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[Act 22:5 NLT] (5) The high priest and the whole council of elders can testify that this is so. For I received letters from them to our Jewish brothers in Damascus, authorizing me to bring the Christians from there to Jerusalem, in chains, to be punished.

See also:

[Gal 1:13, 23 NLT] (13) You know what I was like when I followed the Jewish religion--how I violently persecuted God's church. I did my best to destroy it. ... (23) All they knew was that people were saying, "The one who used to persecute us is now preaching the very faith he tried to destroy!"

[1Co 15:9 NLT] (9) For I am the least of all the apostles. In fact, I'm not even worthy to be called an apostle after the way I persecuted God's church.

[Phl 3:6 NLT] (6) I was so zealous that I harshly persecuted the church. And as for righteousness, I obeyed the law without fault.

[1Ti 1:13 NLT] (13) even though I used to blaspheme the name of Christ. In my insolence, I persecuted his people. But God had mercy on me because I did it in ignorance and unbelief.

Was Saul/Paul acting as a vigilante or did he have some kind of authority?

If a vigilante, why was he not checked by Rome?

If under authority from the Jewish high priest, why was he not checked by Rome?

What Roman authority might he have had and why?

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  • Roman laws protect Roman citizens. Were Israeli Jews fleeing to Damascus such ? Do local authorities not have the power to send law enforcers to capture fugitives hiding in other places ?
    – Lucian
    Commented May 13, 2020 at 14:56
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    Rome cared very little about upholding Jewish monotheism. Paul was a Roman citizen (ultimately irrelevant, but doesn't exactly hurt either) enabled by the central Israeli authorities of Jerusalem, the country's capital city, to bring back non-Romans to said region, to face judgement for breaking its local laws. Head hunting and bounty hunting existed throughout human history. Think of white Americans recuperating escaped black slaves before the abolition. They acted as private parties defending the private interests of slave owners in exchange for a fee.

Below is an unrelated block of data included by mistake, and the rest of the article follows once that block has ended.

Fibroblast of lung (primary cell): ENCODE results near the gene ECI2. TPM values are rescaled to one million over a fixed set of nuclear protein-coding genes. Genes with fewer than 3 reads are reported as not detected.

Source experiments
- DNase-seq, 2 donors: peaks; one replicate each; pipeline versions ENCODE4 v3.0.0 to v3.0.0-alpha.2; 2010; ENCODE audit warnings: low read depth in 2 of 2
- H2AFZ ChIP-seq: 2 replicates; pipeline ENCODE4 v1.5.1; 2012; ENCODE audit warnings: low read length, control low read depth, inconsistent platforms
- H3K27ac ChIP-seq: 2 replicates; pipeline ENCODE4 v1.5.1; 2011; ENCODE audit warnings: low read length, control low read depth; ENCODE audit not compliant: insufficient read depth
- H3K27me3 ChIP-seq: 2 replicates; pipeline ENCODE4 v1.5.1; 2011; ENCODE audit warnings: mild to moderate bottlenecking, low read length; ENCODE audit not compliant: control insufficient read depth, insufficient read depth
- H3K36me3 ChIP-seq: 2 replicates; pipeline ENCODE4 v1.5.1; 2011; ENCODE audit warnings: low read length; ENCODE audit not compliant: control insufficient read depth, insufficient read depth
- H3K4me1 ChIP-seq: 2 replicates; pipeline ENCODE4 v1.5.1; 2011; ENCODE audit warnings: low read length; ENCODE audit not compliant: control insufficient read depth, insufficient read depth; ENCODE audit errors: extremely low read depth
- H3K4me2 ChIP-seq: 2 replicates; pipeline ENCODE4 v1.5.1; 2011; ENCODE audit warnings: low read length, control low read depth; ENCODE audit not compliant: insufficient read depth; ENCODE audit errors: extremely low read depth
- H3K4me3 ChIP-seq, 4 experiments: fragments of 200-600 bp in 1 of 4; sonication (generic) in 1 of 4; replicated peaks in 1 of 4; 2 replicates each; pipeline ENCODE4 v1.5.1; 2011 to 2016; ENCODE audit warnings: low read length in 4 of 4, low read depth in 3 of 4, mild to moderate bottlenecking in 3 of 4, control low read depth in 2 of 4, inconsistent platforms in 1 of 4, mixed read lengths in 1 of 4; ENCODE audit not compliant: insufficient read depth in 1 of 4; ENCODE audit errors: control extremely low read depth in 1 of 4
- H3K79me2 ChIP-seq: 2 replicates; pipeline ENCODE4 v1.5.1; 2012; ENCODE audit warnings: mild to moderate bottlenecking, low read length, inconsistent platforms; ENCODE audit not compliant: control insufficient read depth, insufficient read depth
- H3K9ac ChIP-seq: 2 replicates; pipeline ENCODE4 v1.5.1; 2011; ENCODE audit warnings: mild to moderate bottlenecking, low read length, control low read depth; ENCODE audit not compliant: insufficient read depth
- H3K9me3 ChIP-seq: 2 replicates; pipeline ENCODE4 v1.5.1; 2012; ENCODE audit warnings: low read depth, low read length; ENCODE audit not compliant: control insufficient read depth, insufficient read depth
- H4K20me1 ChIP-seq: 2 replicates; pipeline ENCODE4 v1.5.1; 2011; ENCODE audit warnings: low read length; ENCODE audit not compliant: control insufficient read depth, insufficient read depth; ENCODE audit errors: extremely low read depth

– Lucian
    Commented May 13, 2020 at 15:31
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    Saul of Tarsus was a Roman citizen, of Tarsus, and he had letters from Jewish hierarchy authorising him to go into Syria in order to sort out religious problems of Christians communicating to Jews. This is a complex matter involving national and religious issues across a border in a situation of third party occupancy by a ruling power.
    – Nigel J
    Commented May 13, 2020 at 16:06
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    I am not sure this question can be answered. If Paul had Roman authority, it is not recorded so that question cannot answered. The only authority Paul had was from the High Priests. End of story.
    – Dottard
    Commented May 13, 2020 at 21:28
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    The Romans forbade execution but imprisonment was not forbidden. The entire thrust of roman law was merely aimed at keeping the Pax Romana by a very loose loyalty to Rome. Personal rights only existed for Roman citizens - most others mattered little.
    – Dottard
    Commented May 13, 2020 at 21:34

3 Answers 3

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Crucifixion of Jesus gave a hint on how the Roman government gave the Jewish rulling council some degree of authority over its on religious and cultural matters.

Paul being a Jew and a Roman could use the influence to support whichever ideology or religion he chooses.

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    – Community Bot
    Commented May 31, 2023 at 2:52
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In 30AD, the Romans authority tried not to get involve in the internal conflict of the Jewish belief. It can be seen that Pontius Pilate wanted to release Jesus, as Jesus did not violate the Romans' law.

Let me first answer to the OP's questions

Was Saul/Paul acting as a vigilante or did he have some kind of authority?